ECCC Reparations

This blog is designed to serve as a repository of analyses, news reports and press releases related to the issue of RERAPATIONS within the framework of the Extraordinary Chambers in Courts of Cambodia (ECCC), a.k.a. the Khmer Rouge Tribunal.

Friday, May 22, 2009

Duch Lawyers Want Expert Research Put on Web

By Chiep Mony, VOA Khmer
Original report from Phnom Penh
20 May 2009

Defense lawyers for the jailed Khmer Rouge prison chief Duch have asked that the UN-backed tribunal post on its Web site documents prepared by a US researcher.

Craig Etcheson, a Khmer Rouge expert and author of “The Rise and Demise of Democratic Kampuchea,” is employed by the prosecution section of the tribunal and is the first foreign expert to testify at Duch’s trial.

Etcheson collected information related to Tuol Sleng, the prison run by Duch, including testimony about former Khmer Rouge cadre from different zones and ministries.

Duch, 66, whose real name is Kaing Kek Iev, is facing a battery of atrocity charges for his role as director of Tuol Sleng, a former high school, known to the Khmer Rouge as S-21.

During his testimony on Tuesday, Etcheson described widespread purges of the Khmer Rouge’s own government and military officials.

Tuol Sleng at one time held 532 people from the Public Works Ministry, or 15 percent of its workforce, 386 officials from the Commerce Ministry, 286 from the Energy Ministry and 251 from the Railway Ministry, Etcheson told the court.

Defense lawyer Francois Roux told judges Wednesday the research provided by Etcheson should be posted on the tribunal’s Web site “as quickly as possible” to help Cambodians understand the regime.

Questions over the documents took up the entire hearing Wednesday, as Duch remained silent throughout .

US Envoy Weighs In on Tribunal Corruption

By Kong Sothanarith, VOA Khmer
Original report from Phnom Penh
21 May 2009

The top US envoy for war crimes called on the Khmer Rouge tribunal Thursday to resolve lingering allegations of corruption and mismanagement, a government spokesman said, following meetings with officials from the court.

US Ambassador-at-Large for War Crimes Issues Clint Williamson met with tribunal administration, legal affairs and public affairs officials.

“He raised an administration mechanism to deal with discontent and resolve complaints from both sides, international and national staff,” Council of Ministers spokesman Phay Siphan said.

The UN and Cambodia are at odds over how corruption complaints should be handled, following reports by Cambodian staff they pay kickbacks to work at the court.

Money for the Cambodian side of the UN-backed tribunal is running out, with donors unwilling to pay for a substandard court and the UNDP withholding funding until the corruption issue is dealt with.

However Phay Siphan said Williamson appreciated the court’s work so far in keeping costs low and the quick arrests of five suspects, as well as the timely approval of internal rules.

Williamson is expected to hold a press conference Friday to further detail his five-day trip, which ends Saturday.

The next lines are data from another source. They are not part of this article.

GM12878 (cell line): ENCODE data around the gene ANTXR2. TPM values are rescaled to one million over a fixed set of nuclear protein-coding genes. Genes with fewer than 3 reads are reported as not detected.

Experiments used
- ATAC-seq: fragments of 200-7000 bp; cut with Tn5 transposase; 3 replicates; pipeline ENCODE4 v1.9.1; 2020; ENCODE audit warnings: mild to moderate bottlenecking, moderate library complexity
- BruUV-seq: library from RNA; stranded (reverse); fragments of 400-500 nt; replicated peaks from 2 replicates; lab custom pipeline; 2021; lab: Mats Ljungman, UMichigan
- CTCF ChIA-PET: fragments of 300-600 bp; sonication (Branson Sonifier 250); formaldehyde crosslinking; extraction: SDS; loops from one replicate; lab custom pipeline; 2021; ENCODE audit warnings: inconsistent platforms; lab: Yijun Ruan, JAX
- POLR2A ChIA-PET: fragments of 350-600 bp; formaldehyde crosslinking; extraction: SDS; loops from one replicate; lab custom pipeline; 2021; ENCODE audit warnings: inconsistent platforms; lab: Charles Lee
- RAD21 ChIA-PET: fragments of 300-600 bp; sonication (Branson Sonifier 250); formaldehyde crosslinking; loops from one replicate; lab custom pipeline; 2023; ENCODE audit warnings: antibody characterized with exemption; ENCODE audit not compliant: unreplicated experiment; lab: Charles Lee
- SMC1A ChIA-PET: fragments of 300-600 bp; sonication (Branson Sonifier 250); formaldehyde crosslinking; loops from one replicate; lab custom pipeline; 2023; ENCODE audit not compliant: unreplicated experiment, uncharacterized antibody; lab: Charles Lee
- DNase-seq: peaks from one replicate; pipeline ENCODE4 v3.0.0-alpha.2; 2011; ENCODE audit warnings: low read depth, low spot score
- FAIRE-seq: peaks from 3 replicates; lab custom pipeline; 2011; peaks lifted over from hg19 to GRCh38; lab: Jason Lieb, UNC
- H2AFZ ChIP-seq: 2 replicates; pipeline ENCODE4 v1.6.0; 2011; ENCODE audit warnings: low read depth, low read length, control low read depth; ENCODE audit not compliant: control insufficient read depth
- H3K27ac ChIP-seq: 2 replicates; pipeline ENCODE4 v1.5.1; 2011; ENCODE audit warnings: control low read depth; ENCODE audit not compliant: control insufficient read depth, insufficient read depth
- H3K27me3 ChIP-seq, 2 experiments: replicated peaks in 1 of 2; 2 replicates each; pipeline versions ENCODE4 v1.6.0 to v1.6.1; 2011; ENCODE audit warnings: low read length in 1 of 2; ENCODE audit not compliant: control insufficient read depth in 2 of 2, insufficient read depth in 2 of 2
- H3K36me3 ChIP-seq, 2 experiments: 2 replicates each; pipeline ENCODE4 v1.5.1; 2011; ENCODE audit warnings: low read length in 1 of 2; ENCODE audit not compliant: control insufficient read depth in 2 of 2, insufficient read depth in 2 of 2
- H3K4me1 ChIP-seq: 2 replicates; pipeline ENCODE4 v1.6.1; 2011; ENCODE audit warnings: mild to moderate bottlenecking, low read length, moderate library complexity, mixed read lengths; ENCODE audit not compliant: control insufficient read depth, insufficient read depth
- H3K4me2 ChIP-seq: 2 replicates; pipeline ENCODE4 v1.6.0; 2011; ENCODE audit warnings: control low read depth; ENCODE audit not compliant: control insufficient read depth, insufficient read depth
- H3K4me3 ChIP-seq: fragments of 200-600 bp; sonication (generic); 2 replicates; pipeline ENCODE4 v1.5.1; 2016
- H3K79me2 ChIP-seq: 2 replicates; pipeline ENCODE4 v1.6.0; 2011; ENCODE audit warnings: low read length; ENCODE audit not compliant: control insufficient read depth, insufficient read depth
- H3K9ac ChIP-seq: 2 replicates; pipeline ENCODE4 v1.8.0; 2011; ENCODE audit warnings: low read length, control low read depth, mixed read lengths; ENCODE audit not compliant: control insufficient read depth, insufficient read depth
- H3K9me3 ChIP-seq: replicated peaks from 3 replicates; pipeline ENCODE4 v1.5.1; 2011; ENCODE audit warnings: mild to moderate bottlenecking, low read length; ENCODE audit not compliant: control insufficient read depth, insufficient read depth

His visit follows failed talks in April between Peter Taksoe-Jensen, UN Assistant Secretary-General for Legal Affairs, and Council Minister Sok An.

The UN has said complainants at the hybrid court should have their identities protected, but the Cambodian side says anonymity can lead to false claims.

The two sides had agreed in February to a basic mechanism to solve corruption issues “which is not quite different” from Williamson’s proposal, Phay Siphan said.

Friday, May 15, 2009

Duch’s Trial Allays Some, Not All, Concerns

By Men Kimseng, VOA Khmer
Original report from Washington
12 May 2009

The ongoing trial of Duch has put to rest many concerns about the Khmer Rouge tribunal and whether it can effectively administer justice to five jailed leaders of the regime.

Dressed in button-up, collared shirts that are far different from the black pajamas and cap he is shown wearing in file photos, Duch has answered many questions about the regime and his role at Tuol Sleng, known as S-21 to the Khmer Rouge.

He has also apologized to his victims and their families. However, for some, the trial has not been enough, and for others, concerns about political bias and corruption in the court remain.

The trial of Duch, whose real name is Kaing Kek Iev, began in earnest March 30, and the former administrator has already admitted to ordering the torture and execution of Khmer Rouge cadre, intellectuals, foreigners, and, in the end, some of the very guards and interrogators who worked under him.

These admissions differ starkly from the hedging, denials and finger-pointing exercised by four other tribunal defendants: ideologue Nuon Chea, head of state Khieu Samphan, foreign minister Ieng Sary, and social affairs minister Ieng Thirith.

None of them has come close to apologizing for the horrors perpetrated by members of their regime, which killed nearly 2 million people through overwork, starvations, disease, torture and execution.

“Please allow me to apologize to those victims who are still alive and to families of the dead for their miserable deaths at S-21,” Duch said during one session of his trial. “Now I would like them to know that I am sorry, so please take this wish into your consideration. I certainly do not beg you all for forgiveness yet.”